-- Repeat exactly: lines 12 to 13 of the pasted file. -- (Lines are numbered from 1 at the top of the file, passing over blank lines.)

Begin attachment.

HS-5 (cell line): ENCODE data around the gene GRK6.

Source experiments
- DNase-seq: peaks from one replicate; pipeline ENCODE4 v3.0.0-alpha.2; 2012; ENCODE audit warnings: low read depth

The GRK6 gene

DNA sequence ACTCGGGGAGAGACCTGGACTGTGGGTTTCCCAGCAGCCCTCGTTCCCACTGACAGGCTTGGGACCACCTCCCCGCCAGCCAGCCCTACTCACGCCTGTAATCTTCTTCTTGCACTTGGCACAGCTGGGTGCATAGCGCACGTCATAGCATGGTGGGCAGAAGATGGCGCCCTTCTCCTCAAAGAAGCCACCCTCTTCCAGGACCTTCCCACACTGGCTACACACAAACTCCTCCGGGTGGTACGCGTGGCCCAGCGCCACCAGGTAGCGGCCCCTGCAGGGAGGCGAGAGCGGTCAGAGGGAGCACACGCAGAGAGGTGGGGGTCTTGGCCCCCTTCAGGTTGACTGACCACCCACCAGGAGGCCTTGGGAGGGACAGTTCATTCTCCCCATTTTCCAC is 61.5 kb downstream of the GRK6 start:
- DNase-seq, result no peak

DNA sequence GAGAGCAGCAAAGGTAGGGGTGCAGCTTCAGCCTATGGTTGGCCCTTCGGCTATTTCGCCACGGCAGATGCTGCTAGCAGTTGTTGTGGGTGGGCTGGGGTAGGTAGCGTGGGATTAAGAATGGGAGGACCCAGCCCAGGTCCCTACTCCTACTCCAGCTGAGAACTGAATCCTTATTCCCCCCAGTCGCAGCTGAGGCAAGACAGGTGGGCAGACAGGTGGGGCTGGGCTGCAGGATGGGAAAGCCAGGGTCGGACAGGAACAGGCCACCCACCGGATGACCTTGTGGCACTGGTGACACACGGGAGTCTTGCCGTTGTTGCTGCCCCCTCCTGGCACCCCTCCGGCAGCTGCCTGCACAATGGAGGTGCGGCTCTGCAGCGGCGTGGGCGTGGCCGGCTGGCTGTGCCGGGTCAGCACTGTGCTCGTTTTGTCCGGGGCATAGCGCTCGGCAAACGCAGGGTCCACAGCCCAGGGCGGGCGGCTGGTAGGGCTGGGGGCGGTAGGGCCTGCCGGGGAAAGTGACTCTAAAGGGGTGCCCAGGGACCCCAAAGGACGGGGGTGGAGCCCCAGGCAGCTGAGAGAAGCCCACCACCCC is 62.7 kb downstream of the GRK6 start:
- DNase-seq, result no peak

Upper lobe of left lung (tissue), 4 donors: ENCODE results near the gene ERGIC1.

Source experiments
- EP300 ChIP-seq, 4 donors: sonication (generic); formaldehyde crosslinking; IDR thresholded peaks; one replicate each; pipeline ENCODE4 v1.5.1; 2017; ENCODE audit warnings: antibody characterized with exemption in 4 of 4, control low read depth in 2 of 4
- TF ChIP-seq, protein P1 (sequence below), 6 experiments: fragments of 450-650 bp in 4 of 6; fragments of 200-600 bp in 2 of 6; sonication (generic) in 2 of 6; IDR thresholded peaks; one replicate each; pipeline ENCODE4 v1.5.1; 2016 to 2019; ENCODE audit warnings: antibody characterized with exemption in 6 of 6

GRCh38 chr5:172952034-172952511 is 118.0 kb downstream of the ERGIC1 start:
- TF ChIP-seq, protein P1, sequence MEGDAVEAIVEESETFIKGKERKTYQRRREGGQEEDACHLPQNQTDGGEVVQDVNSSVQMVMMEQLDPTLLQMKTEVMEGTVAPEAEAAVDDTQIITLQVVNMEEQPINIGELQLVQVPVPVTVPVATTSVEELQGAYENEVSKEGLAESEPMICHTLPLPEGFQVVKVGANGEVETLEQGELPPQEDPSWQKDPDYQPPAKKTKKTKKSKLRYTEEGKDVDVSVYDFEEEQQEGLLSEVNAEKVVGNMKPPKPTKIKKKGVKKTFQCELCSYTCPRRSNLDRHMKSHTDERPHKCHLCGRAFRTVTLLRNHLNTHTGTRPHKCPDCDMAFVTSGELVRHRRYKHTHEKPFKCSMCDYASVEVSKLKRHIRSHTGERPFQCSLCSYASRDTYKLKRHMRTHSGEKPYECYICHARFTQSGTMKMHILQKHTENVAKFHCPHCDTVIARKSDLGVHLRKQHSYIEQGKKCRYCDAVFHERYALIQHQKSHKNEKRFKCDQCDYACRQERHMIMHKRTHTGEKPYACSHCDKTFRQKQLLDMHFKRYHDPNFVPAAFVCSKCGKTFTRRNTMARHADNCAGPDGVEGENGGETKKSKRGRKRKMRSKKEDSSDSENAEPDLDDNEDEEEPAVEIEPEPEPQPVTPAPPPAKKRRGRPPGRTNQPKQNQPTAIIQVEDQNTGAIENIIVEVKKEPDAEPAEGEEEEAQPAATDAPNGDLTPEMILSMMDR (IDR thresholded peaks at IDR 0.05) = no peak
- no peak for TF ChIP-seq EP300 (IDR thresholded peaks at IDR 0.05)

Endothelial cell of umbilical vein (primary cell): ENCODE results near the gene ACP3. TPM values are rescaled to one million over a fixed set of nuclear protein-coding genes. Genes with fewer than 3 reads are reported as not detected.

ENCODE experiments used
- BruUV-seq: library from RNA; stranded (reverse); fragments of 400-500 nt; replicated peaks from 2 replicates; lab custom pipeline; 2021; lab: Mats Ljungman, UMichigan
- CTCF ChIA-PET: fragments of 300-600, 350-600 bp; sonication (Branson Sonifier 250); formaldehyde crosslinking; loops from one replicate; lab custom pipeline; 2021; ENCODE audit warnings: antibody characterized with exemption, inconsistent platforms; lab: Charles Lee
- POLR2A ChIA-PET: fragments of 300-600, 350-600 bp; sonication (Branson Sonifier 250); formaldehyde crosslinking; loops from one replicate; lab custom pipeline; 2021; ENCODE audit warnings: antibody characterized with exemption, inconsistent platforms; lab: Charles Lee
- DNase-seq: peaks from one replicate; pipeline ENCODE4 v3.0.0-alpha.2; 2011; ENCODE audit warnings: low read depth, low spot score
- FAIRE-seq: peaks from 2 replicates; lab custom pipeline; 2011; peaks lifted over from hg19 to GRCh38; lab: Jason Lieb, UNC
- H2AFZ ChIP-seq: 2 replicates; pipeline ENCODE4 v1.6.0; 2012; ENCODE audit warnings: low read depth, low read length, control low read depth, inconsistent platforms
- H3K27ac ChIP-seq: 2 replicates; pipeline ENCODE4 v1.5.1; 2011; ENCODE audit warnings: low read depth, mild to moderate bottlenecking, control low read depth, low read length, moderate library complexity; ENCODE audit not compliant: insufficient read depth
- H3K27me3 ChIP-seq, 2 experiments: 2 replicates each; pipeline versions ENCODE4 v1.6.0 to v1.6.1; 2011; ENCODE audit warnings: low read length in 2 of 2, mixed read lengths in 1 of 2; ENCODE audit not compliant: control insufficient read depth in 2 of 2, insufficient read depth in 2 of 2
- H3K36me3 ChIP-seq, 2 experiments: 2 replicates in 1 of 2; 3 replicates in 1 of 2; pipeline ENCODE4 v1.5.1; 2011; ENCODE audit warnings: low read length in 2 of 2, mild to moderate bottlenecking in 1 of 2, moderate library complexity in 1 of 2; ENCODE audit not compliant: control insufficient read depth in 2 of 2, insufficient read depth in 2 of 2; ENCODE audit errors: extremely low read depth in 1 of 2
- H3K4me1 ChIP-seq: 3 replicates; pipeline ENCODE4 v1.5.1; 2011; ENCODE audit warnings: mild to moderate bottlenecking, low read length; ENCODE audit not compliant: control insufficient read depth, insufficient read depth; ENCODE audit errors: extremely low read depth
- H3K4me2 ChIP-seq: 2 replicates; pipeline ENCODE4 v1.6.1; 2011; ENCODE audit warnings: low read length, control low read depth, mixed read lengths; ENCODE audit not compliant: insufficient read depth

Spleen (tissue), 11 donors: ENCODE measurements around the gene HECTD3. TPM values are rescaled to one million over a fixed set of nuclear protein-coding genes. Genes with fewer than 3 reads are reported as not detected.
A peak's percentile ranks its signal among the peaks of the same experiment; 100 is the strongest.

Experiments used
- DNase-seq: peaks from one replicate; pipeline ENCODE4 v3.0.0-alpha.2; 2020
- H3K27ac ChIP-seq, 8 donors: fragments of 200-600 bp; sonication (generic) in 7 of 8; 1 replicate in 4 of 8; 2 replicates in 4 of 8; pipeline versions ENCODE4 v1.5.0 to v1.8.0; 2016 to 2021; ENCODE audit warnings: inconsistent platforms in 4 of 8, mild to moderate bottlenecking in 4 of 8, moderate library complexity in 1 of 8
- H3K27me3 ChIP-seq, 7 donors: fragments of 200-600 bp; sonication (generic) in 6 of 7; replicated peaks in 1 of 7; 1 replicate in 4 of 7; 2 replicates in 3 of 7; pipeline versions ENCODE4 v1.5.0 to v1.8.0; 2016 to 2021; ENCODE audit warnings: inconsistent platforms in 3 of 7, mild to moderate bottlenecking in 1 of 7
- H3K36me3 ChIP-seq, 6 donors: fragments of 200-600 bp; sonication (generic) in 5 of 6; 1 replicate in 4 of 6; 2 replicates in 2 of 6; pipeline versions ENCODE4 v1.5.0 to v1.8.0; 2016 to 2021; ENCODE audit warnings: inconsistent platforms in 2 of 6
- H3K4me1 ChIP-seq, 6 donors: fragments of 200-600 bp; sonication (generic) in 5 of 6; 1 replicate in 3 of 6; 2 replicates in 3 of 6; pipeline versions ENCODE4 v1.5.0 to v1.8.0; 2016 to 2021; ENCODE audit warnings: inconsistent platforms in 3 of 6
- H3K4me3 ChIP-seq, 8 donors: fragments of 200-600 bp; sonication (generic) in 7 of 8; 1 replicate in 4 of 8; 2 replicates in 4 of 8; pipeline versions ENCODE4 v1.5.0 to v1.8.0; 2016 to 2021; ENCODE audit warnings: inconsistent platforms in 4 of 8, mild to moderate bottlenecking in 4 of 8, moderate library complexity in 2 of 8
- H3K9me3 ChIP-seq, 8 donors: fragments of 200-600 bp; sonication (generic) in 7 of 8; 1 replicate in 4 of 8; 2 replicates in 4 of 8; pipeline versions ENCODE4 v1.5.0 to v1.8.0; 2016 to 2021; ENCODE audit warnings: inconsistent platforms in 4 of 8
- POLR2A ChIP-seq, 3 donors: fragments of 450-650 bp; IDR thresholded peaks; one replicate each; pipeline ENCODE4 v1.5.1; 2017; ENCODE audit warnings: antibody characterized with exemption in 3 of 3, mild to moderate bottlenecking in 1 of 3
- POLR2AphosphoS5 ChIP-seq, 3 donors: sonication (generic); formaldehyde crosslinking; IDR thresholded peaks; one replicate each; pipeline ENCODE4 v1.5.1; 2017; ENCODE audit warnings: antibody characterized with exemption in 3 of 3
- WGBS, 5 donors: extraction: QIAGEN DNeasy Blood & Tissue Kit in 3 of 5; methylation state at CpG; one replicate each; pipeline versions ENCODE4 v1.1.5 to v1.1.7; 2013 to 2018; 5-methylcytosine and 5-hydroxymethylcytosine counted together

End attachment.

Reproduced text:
- TF ChIP-seq, protein P1 (sequence below), 6 experiments: fragments of 450-650 bp in 4 of 6; fragments of 200-600 bp in 2 of 6; sonication (generic) in 2 of 6; IDR thresholded peaks; one replicate each; pipeline ENCODE4 v1.5.1; 2016 to 2019; ENCODE audit warnings: antibody characterized with exemption in 6 of 6

GRCh38 chr5:172952034-172952511 is 118.0 kb downstream of the ERGIC1 start: